Peer Review: Nic Warnock On Snake
For our latest instalment of Peer Review, Nic Warnock (RIP Society, Repressed Records, Bedwettin’ Bad Boys) examines Al Montfort’s debut 2013 self-titled release under the Snake moniker.
Al Monfort’s (Eastlink, Total Control, Straightjacket Nation, UV Race, Lower Plenty, Dick Diver, Russell St Bombings, and probably a few more) debut solo cassette as Snake is one of the most surprising and enjoyable listening experiences I’ve had in a long while. As a proud fan of all Al’s groups it was fairly certain I’d be enjoy Snake, but I wasn’t prepared for the confusion, surprise, and almost epiphany I’ve had in listening this seemingly minor chapter in Monfort’s discography. I was made aware of Snake courtesy of the following write-up penned by bandmate Daniel Stewart:
Over the last year, using the sarangi, assamese buffalo horn flute, sax and been, a zoom drum machine and GUITAR, Al started accumulating solo recordings and it’s one of the best tapes of 2013. This a very eclectic collection of songs, all strong. There’s a song that sounds like live Alan Vega that closes with a passage of fractured noise and bursts into a cascade of aforementioned Indian instruments, for instance. Moments of mesmerising drone. Atmospheric, dark psych-folk. ”A journey”. Recorded over the last twelve months in Melbourne and while travelling in India, Snake is a very powerful selection of songs.
December 1, 2013
This blurb, though informative, doesn’t spoil the surprise that lay ahead or prepare me for the quality of ‘otherness’ I’d experience in listening. I’m not going to be able to describe that feeling adequately, or why I like this music so much.
“A profound yet down to earth reflection of life.”
In that period between hearing about the recording and actually hearing it, I imagined some of the could-be results. Don’t get me wrong, Al is anything but predictable playing in a diverse cross section of bands that all manage to contain the essence of Al (someone please produce that eco friendly, non-gender specific body fragrance) but you know, solo lo-fi, outsider project from a punk expanding their horizons – there’s a vague tradition of this type of thing. There’s nothing wrong with music that employs a type of basement schlock aesthetic or is consciously attempting to capture an ?outsider? quality, and I believe there is still a great purpose to the cassette format in documenting interesting-yet-slightly-throwaway experiments. The thing is, this Snake cassette is none of the above.
There’s been no shortage of flirtations with faux-spiritual new age, eastern, african or kosmische music in the post-Y2K migration from what was dubbed noise by the music press (although noise purists would dismiss this grouping). Some of this music is sincere and responsible in its appropriation of these influences but the other side is a negative symptom of modern music, particularly with the internet removing a lot music’s regional qualities. With these kind of knee-jerk reactions and willingness to mould oneself to stay relevant, novelty reigns supreme and snooty cycles of what’s relevant and pass? are created. None of this is of relevance to Snake, concerns of reacting against or inserting oneself into any music linage is beneath him.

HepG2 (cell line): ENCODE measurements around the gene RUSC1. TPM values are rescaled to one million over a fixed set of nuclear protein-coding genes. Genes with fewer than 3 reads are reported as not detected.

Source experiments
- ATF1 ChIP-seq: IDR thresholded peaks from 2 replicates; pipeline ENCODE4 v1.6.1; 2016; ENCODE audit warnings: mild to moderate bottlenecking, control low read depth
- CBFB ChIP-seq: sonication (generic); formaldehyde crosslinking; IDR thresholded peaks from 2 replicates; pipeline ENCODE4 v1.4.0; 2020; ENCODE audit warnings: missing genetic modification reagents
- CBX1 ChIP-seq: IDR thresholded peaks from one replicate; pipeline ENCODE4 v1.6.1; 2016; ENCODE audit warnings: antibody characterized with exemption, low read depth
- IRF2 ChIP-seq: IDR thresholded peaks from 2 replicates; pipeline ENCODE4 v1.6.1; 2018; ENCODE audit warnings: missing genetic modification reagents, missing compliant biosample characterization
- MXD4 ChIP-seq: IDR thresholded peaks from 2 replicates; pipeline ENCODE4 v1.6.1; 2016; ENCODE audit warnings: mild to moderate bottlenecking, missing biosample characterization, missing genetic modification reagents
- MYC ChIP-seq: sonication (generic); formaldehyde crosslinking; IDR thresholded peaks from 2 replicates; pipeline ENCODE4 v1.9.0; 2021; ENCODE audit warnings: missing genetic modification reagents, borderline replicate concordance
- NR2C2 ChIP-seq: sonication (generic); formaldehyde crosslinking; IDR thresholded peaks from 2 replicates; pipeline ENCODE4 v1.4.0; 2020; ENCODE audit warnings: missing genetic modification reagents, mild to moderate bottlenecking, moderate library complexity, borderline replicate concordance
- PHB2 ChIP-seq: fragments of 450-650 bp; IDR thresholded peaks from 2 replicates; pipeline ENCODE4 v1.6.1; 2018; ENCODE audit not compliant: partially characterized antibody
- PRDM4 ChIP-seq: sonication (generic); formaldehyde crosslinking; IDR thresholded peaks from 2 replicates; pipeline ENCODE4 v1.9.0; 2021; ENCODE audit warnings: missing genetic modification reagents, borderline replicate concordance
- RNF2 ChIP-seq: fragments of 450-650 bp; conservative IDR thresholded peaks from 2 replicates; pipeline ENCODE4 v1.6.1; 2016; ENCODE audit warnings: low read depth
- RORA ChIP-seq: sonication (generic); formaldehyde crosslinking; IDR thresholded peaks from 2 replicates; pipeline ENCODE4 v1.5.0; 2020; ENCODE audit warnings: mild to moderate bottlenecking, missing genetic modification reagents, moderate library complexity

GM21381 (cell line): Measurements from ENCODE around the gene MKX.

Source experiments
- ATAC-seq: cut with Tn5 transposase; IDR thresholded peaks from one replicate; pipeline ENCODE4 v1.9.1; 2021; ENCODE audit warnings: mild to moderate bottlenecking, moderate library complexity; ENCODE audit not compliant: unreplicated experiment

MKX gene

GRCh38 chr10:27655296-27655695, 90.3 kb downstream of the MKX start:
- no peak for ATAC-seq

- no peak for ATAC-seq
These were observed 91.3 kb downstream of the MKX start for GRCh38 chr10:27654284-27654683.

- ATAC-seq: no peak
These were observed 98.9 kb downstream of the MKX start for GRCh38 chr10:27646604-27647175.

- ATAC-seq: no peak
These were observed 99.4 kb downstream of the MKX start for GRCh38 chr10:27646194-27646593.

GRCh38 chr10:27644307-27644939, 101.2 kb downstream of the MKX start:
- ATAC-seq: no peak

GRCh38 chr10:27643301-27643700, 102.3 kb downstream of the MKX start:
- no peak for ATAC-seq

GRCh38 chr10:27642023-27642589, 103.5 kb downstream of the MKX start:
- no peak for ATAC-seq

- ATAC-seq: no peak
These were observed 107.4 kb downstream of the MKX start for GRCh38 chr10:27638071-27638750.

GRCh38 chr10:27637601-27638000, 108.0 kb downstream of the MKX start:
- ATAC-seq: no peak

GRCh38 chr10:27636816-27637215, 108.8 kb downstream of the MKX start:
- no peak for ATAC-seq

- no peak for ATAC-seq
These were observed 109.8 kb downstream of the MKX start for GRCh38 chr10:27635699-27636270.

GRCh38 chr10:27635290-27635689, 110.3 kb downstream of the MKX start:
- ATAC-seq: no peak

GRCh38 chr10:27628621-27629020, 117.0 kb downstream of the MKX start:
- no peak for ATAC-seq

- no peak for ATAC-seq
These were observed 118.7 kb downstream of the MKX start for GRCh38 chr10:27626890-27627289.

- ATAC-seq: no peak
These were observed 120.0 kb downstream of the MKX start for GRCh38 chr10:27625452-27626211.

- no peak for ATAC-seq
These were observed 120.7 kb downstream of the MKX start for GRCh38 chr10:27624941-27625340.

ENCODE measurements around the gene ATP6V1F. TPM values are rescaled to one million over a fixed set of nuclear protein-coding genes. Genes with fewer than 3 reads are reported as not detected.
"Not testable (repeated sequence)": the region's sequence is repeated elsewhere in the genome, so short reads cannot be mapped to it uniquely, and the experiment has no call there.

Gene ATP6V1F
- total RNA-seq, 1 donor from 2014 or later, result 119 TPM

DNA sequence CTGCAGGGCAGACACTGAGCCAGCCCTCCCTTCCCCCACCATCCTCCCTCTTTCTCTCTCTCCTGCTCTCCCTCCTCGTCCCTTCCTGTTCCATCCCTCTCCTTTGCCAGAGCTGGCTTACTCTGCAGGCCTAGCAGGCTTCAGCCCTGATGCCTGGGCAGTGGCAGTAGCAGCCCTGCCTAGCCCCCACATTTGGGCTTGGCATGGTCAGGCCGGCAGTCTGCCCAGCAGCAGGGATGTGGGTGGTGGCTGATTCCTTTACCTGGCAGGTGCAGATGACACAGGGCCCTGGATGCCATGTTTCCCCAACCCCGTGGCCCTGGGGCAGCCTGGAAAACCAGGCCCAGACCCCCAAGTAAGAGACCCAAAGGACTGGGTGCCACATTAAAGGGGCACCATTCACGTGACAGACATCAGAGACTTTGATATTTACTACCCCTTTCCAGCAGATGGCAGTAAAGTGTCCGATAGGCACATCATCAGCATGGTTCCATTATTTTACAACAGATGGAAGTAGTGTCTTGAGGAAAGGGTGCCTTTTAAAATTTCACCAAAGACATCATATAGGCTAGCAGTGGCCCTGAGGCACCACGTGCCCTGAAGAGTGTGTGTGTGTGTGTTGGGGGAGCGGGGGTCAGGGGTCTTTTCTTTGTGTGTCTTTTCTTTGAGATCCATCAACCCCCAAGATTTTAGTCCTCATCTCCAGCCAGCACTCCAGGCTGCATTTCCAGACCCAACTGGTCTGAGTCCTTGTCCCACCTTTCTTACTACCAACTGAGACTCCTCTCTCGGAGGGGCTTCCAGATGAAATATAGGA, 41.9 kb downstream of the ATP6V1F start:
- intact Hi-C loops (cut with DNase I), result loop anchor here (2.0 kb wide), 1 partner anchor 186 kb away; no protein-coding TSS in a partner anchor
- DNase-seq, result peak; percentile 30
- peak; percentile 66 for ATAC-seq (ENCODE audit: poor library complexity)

I don’t know how I can describe the aura of this music, or sufficiently describe this music beyond the process, instrument list and touchpoints Dan provided in the sales spiel, hence why I’ve relied so heavily on describing what it’s not. One of my favourite customers at Repressed Records, a man in his 60s who spent the majority of the post-punk era immersed in jazz and improv, reckons there’s a bit of Throbbing Gristle’s Genesis P-Orridge in Snake’s voice and delivery. I can kind of hear that now but there’s no way I would ever have come to that comparison by myself. Snake’s phrasings, as well as lyrics that feel they’ve been plucked from everyday dialogue, remind me of Mark E. Smith, particularly on the track ‘Mollusc In Tyrol’, taken from The Fall’s Seminal Live LP, where Smith raps over a boombox playing Craig Leon’s primitive proto-techno track [‘Donkeys Bearing Cups’](https://www.youtube.com/watch’v=Yi821hnKiCo).
The collaging of real conversations, small talk becoming the big picture, watercooler talk rearranged and paired with a musical backdrop, all creates a surreal reflection of reality. Like Suicide, Snake is at times frighteningly intimate in capturing the rhythm of the world. It is a profound yet down to earth reflection of life, a lucid regurgitation of musical and non-musical experiences. Snake is not a mask or a character, and while this was a unpredictable divergence from his other musical output when released in late 2013, he’s made more music since that makes this cassette a little less of an anomaly, which makes me all the more excited to see what the future holds for Al Monfort.